SSB member Sara Seager asked Dressler if he was on Facebook and he said no. She challenged him to join, saying, “You can’t describe it unless you’re part of it,” and then you would see that it operates differently than you thinks. She expressed determination to get Dressler to join Facebook by the end of the workshop.
Another audience member said that he totally rejects Facebook and Twitter. He thinks there is a loss of the interrelationship between the sciences and the humanities, the “two cultures,” when using social media.
Christie Nicholson, journalist and online contributor for Scientific American, urged everyone to try the new social media because it is very abstract, and “if you don’t get into it, you really can’t understand what use it is.” If it turns out to not be valuable, then stop using it.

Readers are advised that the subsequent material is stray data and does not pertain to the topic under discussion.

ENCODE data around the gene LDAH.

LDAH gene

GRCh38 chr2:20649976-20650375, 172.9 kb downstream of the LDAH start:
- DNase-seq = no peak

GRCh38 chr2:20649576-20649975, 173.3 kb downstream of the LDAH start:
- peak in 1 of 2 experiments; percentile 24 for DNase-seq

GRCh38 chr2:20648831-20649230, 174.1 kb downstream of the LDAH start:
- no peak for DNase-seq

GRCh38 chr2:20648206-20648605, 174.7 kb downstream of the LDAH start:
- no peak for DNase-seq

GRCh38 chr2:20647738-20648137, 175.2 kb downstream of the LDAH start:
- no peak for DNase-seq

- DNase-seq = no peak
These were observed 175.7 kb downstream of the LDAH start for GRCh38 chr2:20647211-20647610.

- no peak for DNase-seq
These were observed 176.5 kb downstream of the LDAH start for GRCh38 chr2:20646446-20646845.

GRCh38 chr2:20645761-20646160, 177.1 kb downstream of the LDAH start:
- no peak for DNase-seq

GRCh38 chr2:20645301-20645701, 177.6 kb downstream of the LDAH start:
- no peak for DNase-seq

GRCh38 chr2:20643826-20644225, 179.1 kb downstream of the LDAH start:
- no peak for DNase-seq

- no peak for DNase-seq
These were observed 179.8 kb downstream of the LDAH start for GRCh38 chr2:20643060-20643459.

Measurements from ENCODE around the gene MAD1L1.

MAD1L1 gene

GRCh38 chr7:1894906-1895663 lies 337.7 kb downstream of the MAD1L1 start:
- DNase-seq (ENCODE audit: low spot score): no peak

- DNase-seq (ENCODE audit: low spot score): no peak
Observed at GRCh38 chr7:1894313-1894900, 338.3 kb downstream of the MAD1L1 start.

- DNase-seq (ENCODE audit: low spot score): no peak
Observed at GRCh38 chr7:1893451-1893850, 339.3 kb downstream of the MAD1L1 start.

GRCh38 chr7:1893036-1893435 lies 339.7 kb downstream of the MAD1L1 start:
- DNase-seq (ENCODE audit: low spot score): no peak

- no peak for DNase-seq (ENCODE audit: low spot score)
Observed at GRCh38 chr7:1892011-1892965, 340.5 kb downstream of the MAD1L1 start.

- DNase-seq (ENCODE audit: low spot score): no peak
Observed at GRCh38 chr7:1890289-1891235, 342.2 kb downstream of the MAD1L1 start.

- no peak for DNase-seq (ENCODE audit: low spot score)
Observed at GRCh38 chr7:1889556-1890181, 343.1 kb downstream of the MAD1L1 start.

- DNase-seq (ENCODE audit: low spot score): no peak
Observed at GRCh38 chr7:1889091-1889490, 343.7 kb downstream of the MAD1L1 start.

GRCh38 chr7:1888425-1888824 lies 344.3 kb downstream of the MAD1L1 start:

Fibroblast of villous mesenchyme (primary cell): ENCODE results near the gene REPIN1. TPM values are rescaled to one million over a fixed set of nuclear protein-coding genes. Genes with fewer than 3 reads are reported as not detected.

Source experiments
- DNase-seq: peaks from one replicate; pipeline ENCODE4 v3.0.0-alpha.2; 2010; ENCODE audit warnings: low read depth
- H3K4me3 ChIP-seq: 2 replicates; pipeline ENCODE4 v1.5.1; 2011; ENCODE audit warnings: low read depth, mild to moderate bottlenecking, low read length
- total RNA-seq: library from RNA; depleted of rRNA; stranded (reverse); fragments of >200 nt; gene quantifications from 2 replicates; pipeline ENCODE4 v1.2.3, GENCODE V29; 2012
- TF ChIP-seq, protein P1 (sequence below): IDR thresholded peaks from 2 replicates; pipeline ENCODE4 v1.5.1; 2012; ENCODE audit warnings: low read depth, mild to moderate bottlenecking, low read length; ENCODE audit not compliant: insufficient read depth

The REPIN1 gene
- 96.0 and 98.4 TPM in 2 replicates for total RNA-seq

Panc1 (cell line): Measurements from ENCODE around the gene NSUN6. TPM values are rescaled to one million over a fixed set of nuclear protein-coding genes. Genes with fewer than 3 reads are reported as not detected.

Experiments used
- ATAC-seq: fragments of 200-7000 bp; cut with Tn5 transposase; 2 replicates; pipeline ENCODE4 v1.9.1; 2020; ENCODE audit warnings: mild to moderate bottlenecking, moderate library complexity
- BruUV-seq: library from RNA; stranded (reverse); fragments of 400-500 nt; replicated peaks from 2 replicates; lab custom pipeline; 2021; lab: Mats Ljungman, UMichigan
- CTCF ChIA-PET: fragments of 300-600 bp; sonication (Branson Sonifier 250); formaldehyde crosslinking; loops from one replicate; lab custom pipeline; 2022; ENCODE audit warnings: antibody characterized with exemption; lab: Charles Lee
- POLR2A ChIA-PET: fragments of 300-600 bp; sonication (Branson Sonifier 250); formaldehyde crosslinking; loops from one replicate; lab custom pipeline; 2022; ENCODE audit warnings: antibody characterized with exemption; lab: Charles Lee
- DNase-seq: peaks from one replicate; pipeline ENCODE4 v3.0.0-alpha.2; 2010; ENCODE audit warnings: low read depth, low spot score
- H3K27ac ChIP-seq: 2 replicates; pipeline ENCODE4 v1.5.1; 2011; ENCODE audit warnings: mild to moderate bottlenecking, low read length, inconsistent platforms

As for the relationship between the sciences and the humanities, she finds that in using social media she can interact with people in other disciplines that she would never encounter otherwise. She agrees, however, that “there is no substitute for human connection,” and she understands the concern that people are getting into niche communities that could stifle serendipity. While Dressler is wary of social media platforms and is not on Facebook, Nicholson encourages everyone to “experiment with it,” and if it is not valuable, then stop.